Sweden’s center-left minority cabinet, which never ordered a coronavirus lockdown and banked instead mostly on voluntary restrictions, failed in many aspects of its handling of the pandemic, parliament’s constitutional committee said on Thursday.
The committee said the government was slow to enforce a tracing and testing system, failed to protect of the elderly and there was a lack of clear lines of responsibility between national and local authorities.
It did not comment on Sweden’s controversial no-lockdown strategy.
The issue of responsibility for contentious aspects of the pandemic response has taken on growing significance as the country heads toward general elections in September next year.
Hans Ekstrom, deputy chairman of the committee and a Social Democrat lawmaker, told a hearing: “It is … clear that Sweden was not sufficiently prepared before (the pandemic) and we can learn from many of the underlying failures that have been identified.”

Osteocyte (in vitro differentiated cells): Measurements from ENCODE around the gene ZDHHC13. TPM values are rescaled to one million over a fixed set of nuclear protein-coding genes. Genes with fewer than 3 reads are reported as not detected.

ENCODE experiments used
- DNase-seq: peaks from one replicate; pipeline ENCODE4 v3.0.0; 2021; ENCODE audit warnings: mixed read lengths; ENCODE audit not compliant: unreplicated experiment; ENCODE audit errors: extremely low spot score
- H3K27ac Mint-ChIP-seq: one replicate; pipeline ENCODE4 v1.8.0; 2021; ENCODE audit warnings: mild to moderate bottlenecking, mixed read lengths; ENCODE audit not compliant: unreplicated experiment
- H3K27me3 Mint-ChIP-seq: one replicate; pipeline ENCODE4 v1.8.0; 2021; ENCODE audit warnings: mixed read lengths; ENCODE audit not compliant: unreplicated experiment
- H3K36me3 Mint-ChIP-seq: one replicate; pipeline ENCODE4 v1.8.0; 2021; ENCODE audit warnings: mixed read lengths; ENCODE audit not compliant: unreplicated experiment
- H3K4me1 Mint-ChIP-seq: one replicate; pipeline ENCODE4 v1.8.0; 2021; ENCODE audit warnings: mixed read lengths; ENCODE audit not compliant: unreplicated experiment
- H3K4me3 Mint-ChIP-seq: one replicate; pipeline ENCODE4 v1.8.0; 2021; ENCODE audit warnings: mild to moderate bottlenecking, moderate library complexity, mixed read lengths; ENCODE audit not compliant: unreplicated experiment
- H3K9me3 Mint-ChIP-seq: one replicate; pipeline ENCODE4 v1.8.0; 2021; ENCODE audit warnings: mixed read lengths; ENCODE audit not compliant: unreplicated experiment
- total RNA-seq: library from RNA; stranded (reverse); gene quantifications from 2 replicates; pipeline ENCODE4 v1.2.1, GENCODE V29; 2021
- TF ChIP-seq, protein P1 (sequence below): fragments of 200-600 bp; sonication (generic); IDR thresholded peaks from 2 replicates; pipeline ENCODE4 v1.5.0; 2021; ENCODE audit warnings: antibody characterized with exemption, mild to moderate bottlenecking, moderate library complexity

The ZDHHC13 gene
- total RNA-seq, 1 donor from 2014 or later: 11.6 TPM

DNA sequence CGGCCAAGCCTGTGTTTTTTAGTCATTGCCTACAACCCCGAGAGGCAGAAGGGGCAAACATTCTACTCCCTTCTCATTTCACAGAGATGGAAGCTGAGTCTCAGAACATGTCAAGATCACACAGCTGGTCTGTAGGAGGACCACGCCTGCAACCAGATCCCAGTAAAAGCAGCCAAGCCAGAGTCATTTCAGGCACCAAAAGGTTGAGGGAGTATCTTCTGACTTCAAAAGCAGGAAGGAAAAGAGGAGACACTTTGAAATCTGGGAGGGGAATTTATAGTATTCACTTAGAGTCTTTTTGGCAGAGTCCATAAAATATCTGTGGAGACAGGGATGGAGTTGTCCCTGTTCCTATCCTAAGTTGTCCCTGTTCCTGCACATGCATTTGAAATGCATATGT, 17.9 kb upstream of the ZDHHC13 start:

The country has been an outlier in the fight against COVID-19 by opting against lockdowns. The death toll has been higher than those among its Nordic neighbors, but lower than in most European countries that went into lockdown.
The committee said that the cabinet should have been quicker to set up a framework for tracing and testing, quicker to draw up a law giving it wider powers to deal with the crisis and quicker to isolate care homes for the elderly.
“The government’s response was not sufficient,” committee chairperson Karin Enstrom, of the opposition Moderate Party, said.
Sweden has reported 8,520 new COVID-19 infections since May 27 as a steep decline in cases continues. The tally has not been updated since Wednesday last week, when the Health Agency shut its database temporarily due to a suspected attempt to breach the system.